Well, in continuance to my earlier poster on the test, CT-Scan and biopsy done, it took me two weeks after to find time to visit my ENT Specialist. The results was out a week after the tests, but I was occupied with other things and was waiting for my husband to be onshore from the offshore platform and was not worried because there was no pain at all. The lump on the neck, the cough, the losing voice, the bleeding nose didn’t bother me much, though my sister in law, being a GP herself, was worried.
Less that I knew, the appointment with the Specialist was a brief ten minutes meet-up before he sent me elsewhere. He told us that the biopsy result confirmed that the lump on my neck was due to malignant cells describing a cancer’s growth or spread. I was lost with words then (and surprisingly, at times writing this post too). The next thing that I remembered that we were sent to the Oncology Department, just across the ENT Clinics. We met the oncologist, Dr Azrif which then explained on the findings with details.
I was diagnosed with stage Stage III nasopharyngeal cancer, abbreviated as NPC. What’s a Stage III?
Stages in cancer differs from the type of cancer to another. As for NPC, the stages are categorized based on the growth of the tumor (T), the node (N) and whether the cancer has spread or in cancer term ‘metastasis'(M) to other places. A stage III NPC was a category whereby my tumor has extended in the area behind the nose, and has spread to both the lymph nodes on the neck area around 5mm or less in sizes. Fortunately, the cancer has not spread to other parts.
What cause the cancer? I doubt that there’s no definite answer to that questions. Cancer is always a mystery. You heard about it way too often, but, it time has always been running out when you found out about it. Based on the http://www.cancer.net summary, tobacco and alcohol play the major culprit that caused NPC. I don’t smoke and I don’t drink. But, I’m not ruling out me being a secondhand smoker.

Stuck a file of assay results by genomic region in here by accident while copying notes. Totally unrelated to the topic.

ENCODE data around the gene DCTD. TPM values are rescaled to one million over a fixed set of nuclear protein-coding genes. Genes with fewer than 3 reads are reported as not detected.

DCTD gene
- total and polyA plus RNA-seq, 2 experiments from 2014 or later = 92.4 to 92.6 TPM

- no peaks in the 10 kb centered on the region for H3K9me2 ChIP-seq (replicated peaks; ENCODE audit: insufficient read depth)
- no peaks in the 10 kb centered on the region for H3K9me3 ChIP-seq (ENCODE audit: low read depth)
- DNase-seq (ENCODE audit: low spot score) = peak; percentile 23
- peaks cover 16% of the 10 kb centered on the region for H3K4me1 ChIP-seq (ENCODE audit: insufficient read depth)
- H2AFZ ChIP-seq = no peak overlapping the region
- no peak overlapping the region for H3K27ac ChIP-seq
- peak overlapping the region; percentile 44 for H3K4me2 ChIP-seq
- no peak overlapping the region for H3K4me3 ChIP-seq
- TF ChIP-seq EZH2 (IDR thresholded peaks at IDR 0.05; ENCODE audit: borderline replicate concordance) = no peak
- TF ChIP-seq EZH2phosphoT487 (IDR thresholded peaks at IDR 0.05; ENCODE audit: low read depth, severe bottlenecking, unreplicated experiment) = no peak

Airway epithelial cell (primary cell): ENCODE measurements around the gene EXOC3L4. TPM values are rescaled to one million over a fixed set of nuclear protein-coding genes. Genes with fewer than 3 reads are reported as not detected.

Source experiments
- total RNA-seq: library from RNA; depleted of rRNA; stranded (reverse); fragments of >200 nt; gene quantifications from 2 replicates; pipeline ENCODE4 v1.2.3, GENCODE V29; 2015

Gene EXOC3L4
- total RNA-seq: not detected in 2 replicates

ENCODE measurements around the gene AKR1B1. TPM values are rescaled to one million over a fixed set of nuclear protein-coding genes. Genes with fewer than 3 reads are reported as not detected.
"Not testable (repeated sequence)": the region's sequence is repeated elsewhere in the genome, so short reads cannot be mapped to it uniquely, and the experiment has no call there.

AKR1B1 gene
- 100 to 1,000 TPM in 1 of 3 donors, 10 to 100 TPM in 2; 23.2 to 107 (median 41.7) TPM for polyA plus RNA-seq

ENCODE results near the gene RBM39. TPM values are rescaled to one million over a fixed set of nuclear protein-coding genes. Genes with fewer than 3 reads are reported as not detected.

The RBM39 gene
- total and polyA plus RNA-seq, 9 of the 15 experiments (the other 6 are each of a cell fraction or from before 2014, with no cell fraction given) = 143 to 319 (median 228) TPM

Other risk factor as stated in the cancer.net include hereditary, which none of my close-knit family had cancer before, but I knew my great distance aunts and uncles did. Chinese men are more likely to get NPC. I’ve got nothing to do with Chinese clan besides married to a man whose mom is a Chinese. Exposure to pstein-Barr virus (EBV) plays a role in causing NPC. Not that I’m aware of. Older person (above 55 years old) is having higher risk, but I was 36 when I was diagnosed. And I do no drug.
But what might triggered NPC within me were my environmental exposure and eating habit. When my son went to the primary school, I had to send him off early and would reached the office an hour earlier than others. I had developed a bad habit, taking a nap in my car on a closed basement parking lot, for at least an hour, every morning. There’s a teeny weeny possibilities that I’ve been breathing the uncleaned unventilated carbon monoxides from other cars consistently for two years then, that caused the cells to develop. Well, it’s a theory, maybe. And I have a very bad eating habit. My drinks would always be Coke or other soda drinks and I love instant noodles very much. I ate the sour tomyam soups like nobody business just because I love sour stuff. That was my own conclusion, nothing got to do with professional advice!
I definitely learned my lesson, the hard way.
The statistic stated that an NPC patient would have a 5-year survival rate of 70%. That means, 70 out 100 NPC survived throughout their life without cancer recurrence 5 years or more after the treatment.
I wasn’t listening much when the oncologist explain, and my husband was doing all the info-gathering back then. With my current condition, I had to be treated with chemotherapy and radiotherapy, with no surgery available. The oncologist was proposing a 3 full cycle of Cisplatin and Xeloda, and a 6 x 1/2 dosage of Cisplatin after that. I was also due to go through 33 rigorous cycles of tomography, the radiotherapy machine that was accurate enough to tackle the isolated cancer cells behind my nose.
Preparation Before The Treatment
I was asked to visit the Dentist to check on any dental issues. The check-up was a requirement for the head and neck cancer patients as the radiotherapy would caused tooth decays and my gums would bleed and has no ability to heal like a normal healthy person due to the therapy. According to my dentist, it might take more than a decade for a head and neck cancer patient to be able to extract their tooth after the treatment as the gum bleeding would always be a concern.
I was informed that I should also expect issues with my saliva gland, losing balance and hearing and running nose after the treatment and burnt neck, tongue and area around the head and neck due to the radiotherapy treatment. Lethargy and easily infected with virus and bacterial were also common due to the side effect of the chemotherapy.
Despite of my oncologist proposing to start the treatment immediately, I requested for a two-weeks delay as I was planning for my eldest son’s 8th birthday party then.
My first treatment was on the 3rd December 2014. And the journey began.